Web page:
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Charley Davis wins an amateur boxing match and is taken on by promoter Quinn. Charley's mother doesn't want him to fight, but when Charley's father is accidentally killed, Charley sets up a fight for money. His career blooms as he wins fight after fight, but soon an unethical promoter named Roberts begins to show an interest in Charley, and Charley finds himself faced with increasingly difficult choices. Written by
Jim Beaver <firstname.lastname@example.org>
Body and Soul was the first of several free lance productions that John Garfield did after his contract with Warner Brothers was concluded. He certainly didn't take any artistic chances because the role of Charlie Davis, the Jewish middleweight boxing champion from the Lower East Side of New York was something Garfield could identify with. He'd played a fighter in his second film, They Made Me A Criminal to great acclaim. And he'd appeared in the original production of Golden Boy though not in the lead. He'd be doing that on stage at the time of his demise in 1952.
But while Body and Soul didn't blaze any artistic trails for Garfield, it did give him a great role that earned him a second Academy Award nomination for Best Actor. Garfield lost to Ronald Colman that year in A Double Life.
Garfield has the feel for the heart and soul of Davis because that was his background. Another reviewer suggested that the Davis character is based on the famous lightweight champion Benny Leonard who would have been a hero to a Jewish kid like Julius Garfinkle growing up first on the Lower East Side and then in the Bronx. Leonard also died around the time Body and Soul was being made and movie audiences would have known that and the film would have a special poignancy for them.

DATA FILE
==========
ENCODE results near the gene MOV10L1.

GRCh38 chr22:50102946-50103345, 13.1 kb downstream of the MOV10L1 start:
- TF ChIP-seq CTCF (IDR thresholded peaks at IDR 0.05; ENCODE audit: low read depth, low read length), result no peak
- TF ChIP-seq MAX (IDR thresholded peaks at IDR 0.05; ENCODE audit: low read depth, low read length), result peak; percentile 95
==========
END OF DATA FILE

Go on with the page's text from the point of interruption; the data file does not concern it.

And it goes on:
The story is told in flashback as Charlie Davis dozes off in the training room before a defense of his middleweight crown. He's in a depression about the death of someone named Ben.
Ben turns out to be Canada Lee former champion himself who was Garfield's trainer. We see how Garfield who at first listened to his mother Anne Revere not to fight, but then when father Art Smith dies, economics forces him into the ring. Garfield gets involved with two women, artist Lilli Palmer and nightclub singer Hazel Brooks.
He also gets involved with a manager who eventually turns on him in William Conrad and a sleazy promoter in Lloyd Gough. If you're a fan of boxing films I think you can figure out where this will all end up.
But the ride is a good one. Besides Garfield's nomination, Body and Soul got another Oscar nomination for Original Screenplay by Abraham Polonsky. And it won the Oscar that year for Best Film Editing. That's for the great work in that department during that final boxing match.
For fans of John Garfield, Body and Soul is a must. Besides all that there's that great Johnny Green-Edward Heyman song from the Thirties that got a revival because of this film.
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